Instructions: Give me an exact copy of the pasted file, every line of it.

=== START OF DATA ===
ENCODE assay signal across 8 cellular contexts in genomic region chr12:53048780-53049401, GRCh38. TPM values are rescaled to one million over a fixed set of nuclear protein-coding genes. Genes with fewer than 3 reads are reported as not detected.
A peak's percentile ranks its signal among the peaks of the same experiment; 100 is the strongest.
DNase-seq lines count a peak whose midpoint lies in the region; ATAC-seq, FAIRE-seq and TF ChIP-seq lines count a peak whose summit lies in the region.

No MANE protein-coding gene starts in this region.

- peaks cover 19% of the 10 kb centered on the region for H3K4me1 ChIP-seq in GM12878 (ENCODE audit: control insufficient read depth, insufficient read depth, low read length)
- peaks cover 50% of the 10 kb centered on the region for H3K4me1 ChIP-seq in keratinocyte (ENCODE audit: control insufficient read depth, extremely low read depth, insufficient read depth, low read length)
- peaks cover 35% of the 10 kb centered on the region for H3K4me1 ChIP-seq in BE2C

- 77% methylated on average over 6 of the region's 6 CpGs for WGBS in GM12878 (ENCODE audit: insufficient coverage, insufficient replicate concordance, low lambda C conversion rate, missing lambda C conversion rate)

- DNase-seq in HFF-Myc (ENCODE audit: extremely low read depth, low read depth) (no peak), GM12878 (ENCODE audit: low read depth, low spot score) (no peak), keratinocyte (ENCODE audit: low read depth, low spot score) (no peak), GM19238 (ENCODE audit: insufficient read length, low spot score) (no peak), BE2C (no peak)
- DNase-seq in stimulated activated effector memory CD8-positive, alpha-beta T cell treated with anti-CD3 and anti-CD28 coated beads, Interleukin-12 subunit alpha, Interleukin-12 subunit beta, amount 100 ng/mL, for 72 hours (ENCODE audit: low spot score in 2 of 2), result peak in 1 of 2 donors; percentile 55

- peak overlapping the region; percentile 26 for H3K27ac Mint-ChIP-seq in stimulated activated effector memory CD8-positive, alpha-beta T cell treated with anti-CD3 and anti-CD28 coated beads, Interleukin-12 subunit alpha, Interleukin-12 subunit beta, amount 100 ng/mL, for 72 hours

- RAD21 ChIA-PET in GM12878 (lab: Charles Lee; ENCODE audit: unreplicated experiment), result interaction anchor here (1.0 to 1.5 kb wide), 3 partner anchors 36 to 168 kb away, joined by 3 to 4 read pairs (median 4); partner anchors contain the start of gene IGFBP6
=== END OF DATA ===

ENCODE assay signal across 8 cellular contexts in genomic region chr12:53048780-53049401, GRCh38. TPM values are rescaled to one million over a fixed set of nuclear protein-coding genes. Genes with fewer than 3 reads are reported as not detected.
A peak's percentile ranks its signal among the peaks of the same experiment; 100 is the strongest.
DNase-seq lines count a peak whose midpoint lies in the region; ATAC-seq, FAIRE-seq and TF ChIP-seq lines count a peak whose summit lies in the region.

No MANE protein-coding gene starts in this region.

- peaks cover 19% of the 10 kb centered on the region for H3K4me1 ChIP-seq in GM12878 (ENCODE audit: control insufficient read depth, insufficient read depth, low read length)
- peaks cover 50% of the 10 kb centered on the region for H3K4me1 ChIP-seq in keratinocyte (ENCODE audit: control insufficient read depth, extremely low read depth, insufficient read depth, low read length)
- peaks cover 35% of the 10 kb centered on the region for H3K4me1 ChIP-seq in BE2C

- 77% methylated on average over 6 of the region's 6 CpGs for WGBS in GM12878 (ENCODE audit: insufficient coverage, insufficient replicate concordance, low lambda C conversion rate, missing lambda C conversion rate)

- DNase-seq in HFF-Myc (ENCODE audit: extremely low read depth, low read depth) (no peak), GM12878 (ENCODE audit: low read depth, low spot score) (no peak), keratinocyte (ENCODE audit: low read depth, low spot score) (no peak), GM19238 (ENCODE audit: insufficient read length, low spot score) (no peak), BE2C (no peak)
- DNase-seq in stimulated activated effector memory CD8-positive, alpha-beta T cell treated with anti-CD3 and anti-CD28 coated beads, Interleukin-12 subunit alpha, Interleukin-12 subunit beta, amount 100 ng/mL, for 72 hours (ENCODE audit: low spot score in 2 of 2), result peak in 1 of 2 donors; percentile 55

- peak overlapping the region; percentile 26 for H3K27ac Mint-ChIP-seq in stimulated activated effector memory CD8-positive, alpha-beta T cell treated with anti-CD3 and anti-CD28 coated beads, Interleukin-12 subunit alpha, Interleukin-12 subunit beta, amount 100 ng/mL, for 72 hours

- RAD21 ChIA-PET in GM12878 (lab: Charles Lee; ENCODE audit: unreplicated experiment), result interaction anchor here (1.0 to 1.5 kb wide), 3 partner anchors 36 to 168 kb away, joined by 3 to 4 read pairs (median 4); partner anchors contain the start of gene IGFBP6